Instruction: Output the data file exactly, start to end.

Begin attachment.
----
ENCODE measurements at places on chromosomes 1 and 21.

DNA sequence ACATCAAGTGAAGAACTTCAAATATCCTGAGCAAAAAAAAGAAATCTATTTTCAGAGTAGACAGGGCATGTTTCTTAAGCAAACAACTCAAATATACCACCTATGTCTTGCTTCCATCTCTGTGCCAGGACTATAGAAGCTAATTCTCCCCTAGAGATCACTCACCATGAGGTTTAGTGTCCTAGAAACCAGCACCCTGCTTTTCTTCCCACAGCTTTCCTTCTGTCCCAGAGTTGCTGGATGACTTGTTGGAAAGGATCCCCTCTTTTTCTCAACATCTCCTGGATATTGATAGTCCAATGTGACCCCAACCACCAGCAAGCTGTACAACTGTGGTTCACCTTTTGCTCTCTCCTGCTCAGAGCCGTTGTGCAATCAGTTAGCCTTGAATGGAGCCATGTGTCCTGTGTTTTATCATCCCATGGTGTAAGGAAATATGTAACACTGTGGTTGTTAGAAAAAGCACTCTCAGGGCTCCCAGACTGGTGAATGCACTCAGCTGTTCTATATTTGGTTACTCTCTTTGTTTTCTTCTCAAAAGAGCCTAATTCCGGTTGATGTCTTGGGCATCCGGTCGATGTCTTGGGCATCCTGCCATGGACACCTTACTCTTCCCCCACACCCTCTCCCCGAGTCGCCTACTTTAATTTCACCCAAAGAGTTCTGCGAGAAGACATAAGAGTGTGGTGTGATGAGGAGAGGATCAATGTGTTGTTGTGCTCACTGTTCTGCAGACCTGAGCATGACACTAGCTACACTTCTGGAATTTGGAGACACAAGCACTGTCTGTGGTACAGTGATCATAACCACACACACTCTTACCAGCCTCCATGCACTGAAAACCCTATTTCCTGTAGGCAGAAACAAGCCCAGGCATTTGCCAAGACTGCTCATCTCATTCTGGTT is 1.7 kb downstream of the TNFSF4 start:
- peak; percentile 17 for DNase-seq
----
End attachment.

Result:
ENCODE measurements at places on chromosomes 1 and 21.

DNA sequence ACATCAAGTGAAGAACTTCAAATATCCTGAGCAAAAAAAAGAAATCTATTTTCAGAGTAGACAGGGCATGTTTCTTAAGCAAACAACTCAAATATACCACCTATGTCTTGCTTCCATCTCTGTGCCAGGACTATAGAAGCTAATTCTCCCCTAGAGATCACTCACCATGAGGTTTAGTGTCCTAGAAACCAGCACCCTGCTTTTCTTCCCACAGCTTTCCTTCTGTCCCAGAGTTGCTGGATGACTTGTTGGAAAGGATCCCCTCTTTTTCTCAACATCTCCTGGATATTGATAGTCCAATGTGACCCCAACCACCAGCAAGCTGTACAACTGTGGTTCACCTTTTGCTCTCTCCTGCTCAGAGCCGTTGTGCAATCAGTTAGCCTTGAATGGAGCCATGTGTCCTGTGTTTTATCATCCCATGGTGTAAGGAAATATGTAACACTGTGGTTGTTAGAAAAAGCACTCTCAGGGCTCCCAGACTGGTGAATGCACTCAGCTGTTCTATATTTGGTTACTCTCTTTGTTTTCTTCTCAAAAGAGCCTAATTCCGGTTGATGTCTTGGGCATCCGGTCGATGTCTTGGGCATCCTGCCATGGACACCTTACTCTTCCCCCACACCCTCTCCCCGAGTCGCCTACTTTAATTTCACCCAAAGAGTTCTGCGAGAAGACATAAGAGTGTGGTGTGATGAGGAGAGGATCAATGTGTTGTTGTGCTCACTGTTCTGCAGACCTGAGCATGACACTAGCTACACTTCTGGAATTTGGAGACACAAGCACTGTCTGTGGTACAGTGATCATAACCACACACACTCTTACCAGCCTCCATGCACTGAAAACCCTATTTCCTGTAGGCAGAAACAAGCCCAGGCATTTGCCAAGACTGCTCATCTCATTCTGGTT is 1.7 kb downstream of the TNFSF4 start:
- peak; percentile 17 for DNase-seq